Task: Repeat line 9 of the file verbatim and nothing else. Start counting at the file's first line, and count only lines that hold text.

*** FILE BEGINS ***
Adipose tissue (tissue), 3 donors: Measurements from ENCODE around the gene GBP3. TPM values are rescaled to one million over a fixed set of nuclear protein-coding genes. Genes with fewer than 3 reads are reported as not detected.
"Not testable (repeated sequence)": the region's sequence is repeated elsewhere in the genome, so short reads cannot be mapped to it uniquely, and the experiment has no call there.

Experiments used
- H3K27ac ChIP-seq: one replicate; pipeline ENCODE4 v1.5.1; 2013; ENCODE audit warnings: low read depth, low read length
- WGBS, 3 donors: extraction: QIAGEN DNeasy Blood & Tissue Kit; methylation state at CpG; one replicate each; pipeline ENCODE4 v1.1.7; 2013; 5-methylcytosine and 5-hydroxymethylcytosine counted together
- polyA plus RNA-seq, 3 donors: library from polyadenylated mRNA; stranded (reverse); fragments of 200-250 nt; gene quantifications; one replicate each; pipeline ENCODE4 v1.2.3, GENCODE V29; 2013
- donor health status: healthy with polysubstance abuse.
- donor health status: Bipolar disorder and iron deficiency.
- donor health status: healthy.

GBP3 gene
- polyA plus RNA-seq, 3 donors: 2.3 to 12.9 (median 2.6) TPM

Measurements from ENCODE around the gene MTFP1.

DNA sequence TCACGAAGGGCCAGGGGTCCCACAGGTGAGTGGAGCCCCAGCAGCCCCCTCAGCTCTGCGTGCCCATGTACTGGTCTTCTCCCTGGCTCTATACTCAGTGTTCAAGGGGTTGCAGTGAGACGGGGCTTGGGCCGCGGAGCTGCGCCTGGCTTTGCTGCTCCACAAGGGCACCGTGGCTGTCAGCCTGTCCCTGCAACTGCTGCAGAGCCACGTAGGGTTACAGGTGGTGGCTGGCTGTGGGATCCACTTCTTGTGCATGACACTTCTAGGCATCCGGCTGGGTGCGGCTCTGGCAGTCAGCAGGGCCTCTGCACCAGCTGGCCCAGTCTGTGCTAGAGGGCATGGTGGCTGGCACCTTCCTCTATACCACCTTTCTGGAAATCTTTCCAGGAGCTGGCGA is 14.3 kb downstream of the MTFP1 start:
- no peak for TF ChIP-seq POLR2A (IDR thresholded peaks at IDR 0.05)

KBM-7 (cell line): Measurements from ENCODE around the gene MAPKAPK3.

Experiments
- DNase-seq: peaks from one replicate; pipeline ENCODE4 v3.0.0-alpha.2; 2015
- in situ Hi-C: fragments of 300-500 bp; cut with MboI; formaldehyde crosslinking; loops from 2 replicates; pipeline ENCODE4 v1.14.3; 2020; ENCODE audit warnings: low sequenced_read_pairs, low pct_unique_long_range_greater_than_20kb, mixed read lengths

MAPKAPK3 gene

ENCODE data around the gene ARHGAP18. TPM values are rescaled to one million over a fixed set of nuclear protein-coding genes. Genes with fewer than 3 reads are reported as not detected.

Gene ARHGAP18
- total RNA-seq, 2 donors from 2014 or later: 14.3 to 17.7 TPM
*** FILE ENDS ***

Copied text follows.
- donor health status: healthy.